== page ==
1. Mary Randolph


    On a bitterly cold day in 1859, a stagecoach bound for Denver City abandoned a Mary Randolph in the middle of nowhere. She was a woman of strength and determination who eventually became the first African American to build a brick house in Denver.

    Mary Randolph
  2. Larimer Square


    When two rival towns united in Spring of 1860, Larimer Square provided the new town of Denver its first bank, bookstore, photographer and dry goods store. The Square is the Mile High City's oldest and most historic block. It was named after General William Larimer, a claim jumper, who boasted "I Am Denver City" and proclaimed himself Denver's founding father.

    Larimer Square
  3. Clarendon Hotel, Leadville


    The Clarendon was the headquarters of mine owners and capitalists during the boom days of Leadville. Many of the most important mining sales and other business negotiations were consummated under its roof.

    Clarendon Hotel, Leadville
  4. The Poudre Valley National Bank of Fort Collins


    The bank opened with one or two common chairs, a pine table, a borrowed safe and shared this one-story brick building with Dr. Lee's and Dr. Elstor's Parlor Drugstore. It's still in use today!

    The Poudre Valley National Bank of Fort Collins
  5. Denver Dry Goods Co. Building


    A postcard from 1916 read "The Largest Store in the Central West, 400 Feet Long, Seven Acres of Floor Area, 1,200 Employees, A $1,500,000 Stock, 15th to 16th on California Street Denver Colorado". In the 1990s it was fully restored and converted into shops, offices and lofts.

    Denver Dry Goods Co. Building
  6. The Oxford Hotel


    The Oxford Hotel is Denver's oldest grand hotel and was originally constructed in 1891. This five story design by Colorado's leading architect, Frank E. Edbrooke, included the "vertical railway" that carried guests to the upper stories for a bird's-eye view of the mushrooming metropolis.

    The Oxford Hotel
  7. St. Francis De Sales


    Built during Denver's bonanza days to relieve overcrowded St. Joseph Redemptorist Church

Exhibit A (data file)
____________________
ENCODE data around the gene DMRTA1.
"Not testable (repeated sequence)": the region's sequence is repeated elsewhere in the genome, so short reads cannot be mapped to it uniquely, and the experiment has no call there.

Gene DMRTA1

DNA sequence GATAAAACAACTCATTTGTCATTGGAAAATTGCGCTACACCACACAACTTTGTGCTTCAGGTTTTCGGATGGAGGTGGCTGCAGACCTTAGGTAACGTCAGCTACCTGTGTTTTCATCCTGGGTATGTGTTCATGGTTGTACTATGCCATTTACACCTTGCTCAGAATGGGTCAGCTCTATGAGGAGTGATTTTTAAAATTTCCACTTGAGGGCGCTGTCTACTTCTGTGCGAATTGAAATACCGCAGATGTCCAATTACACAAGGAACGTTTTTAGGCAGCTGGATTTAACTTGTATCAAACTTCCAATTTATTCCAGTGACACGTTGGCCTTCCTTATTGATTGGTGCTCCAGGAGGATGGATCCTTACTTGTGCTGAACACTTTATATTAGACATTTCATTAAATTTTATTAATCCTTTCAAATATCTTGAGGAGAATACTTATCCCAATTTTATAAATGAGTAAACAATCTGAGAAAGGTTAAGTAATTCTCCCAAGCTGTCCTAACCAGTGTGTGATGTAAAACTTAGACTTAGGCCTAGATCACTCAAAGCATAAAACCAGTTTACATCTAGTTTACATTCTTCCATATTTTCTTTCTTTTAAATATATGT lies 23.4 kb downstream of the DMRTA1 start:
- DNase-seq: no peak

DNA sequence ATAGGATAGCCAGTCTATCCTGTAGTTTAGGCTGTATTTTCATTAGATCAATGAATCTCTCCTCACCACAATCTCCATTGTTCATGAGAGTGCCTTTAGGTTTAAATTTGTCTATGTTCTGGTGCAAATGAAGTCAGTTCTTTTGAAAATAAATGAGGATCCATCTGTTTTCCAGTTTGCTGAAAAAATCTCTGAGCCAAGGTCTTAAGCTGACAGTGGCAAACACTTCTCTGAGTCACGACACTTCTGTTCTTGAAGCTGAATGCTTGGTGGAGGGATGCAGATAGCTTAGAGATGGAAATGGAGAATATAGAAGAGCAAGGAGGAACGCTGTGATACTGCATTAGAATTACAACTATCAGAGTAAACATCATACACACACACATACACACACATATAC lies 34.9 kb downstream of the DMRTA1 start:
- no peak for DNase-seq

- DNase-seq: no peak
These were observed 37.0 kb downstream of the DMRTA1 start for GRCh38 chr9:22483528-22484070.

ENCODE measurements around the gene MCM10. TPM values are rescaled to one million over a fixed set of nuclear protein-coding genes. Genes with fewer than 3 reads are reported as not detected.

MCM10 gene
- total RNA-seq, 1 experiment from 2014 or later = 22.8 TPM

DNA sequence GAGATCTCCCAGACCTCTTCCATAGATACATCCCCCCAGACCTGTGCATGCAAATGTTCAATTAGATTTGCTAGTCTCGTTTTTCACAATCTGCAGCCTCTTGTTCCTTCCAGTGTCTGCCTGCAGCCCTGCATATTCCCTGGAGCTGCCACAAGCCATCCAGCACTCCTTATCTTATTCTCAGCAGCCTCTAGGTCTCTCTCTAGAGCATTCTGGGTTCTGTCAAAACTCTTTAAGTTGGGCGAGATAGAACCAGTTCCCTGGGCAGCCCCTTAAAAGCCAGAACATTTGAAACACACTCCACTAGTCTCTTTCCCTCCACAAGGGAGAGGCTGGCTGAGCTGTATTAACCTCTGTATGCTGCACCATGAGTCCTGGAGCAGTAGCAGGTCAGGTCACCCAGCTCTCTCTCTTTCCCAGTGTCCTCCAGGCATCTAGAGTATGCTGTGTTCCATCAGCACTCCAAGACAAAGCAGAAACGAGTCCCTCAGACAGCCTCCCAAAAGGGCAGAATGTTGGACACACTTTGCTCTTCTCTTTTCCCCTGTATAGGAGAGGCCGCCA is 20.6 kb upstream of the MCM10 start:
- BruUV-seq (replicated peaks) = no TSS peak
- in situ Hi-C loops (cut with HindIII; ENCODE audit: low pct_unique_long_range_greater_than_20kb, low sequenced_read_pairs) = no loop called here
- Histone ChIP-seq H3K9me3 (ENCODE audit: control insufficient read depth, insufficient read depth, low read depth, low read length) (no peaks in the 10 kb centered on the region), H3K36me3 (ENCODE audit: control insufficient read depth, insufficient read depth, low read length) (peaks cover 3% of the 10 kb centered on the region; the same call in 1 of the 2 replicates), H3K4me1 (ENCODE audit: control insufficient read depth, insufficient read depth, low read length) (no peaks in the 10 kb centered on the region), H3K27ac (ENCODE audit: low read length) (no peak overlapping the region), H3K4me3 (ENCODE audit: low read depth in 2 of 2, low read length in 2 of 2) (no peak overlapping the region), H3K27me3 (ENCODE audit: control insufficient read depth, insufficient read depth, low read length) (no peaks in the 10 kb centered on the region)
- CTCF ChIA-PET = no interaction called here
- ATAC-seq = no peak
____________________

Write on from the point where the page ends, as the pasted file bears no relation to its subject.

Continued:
St. Francis De Sales
  8. Four Square/Denver Square


    Built at the tail end of the Victorian period, a defining feature of these homes is a square, symmetrical front. Examples abound in the neighborhoods of Capital Hill, Cheesman Park and Congress Park.

    Four Square - Denver Square
  9. National Mining Hall of Fame and Museum


    Originally the Leadville High School, this red brick Victorian building encompasses over 71,000 square feet.

    National Mining Hall of Fame and Museum
  10. Heritage Museum, Leadville


    Originally the Carnegie Library built in 1902, the museum was established in 1971. Exhibits include 10th Mountain Division memorabilia and local artifacts.

    Heritage Museum, Leadville
  11. Brickyard House


    This unique landmark was constructed of several kinds of brick, as if meant to show off the product of the Golden Pressed & Fire Brick Works it served over a century ago.

    Brickyard House
  12. Hotel Boulderado


    Famous guests include: Hellen Keller, Douglas Fairbanks, Ethel Barrymore and Louis Armstrong. Set on large blocks of orange-red sandstone from the no-longer-active Colorado Red Sandstone Company of Fort Collins, the thousands of bricks in this historic building probably came from the Thompson Pressed Brickworks.

    Hotel Boulderado
  13. Curtis Park


    One of Denver's first neighborhoods, it features some of Denver's oldest homes and historic storefronts and is currently witnessing remarkable revitalization. New residential projects and building renovations are taking place throughout the district.
    Circa 1800-Present

    Curtis Park
  14. Citizens National Bank, Boulder


    Originally Built in 1906 and renovated in 1983, this 35,000 sq. ft.+ building features a combination of retail and office space.

    Citizens National Bank, Boulder
  15. Old Colorado City Historic District


    This three-block historic district of restored brick buildings once served as Colorado's original capital back in 1861.

    Old Colorado City Historic District
  16. Coors Field


    Home to the Colorado Rockies, the stadium features a hand laid brick and clock tower and its brick facade allows the ballpark to blend into downtown Denver. It holds 50,000 fans who many agree that Coors Field is one of baseball's pristine ballparks and a hitter's paradise.

    Coors Field
  17. 1443 Pearl, Boulder


    A three story plus partial basement, brick building housing office and retail preserving the design integrity of downtown Boulder.

    1443 Pearl, Boulder
  18. Smiley Building, Durango


    Built as a junior high school in 1936, this hub of community activity was meticulously restored into a world-renowned showcase for energy-efficiency and solar power from 1997 through 2007.

    Smiley Building in Durango
  19. Tom Noel


    "Colorado is a masonry state."
    -Tom Noel, historian and author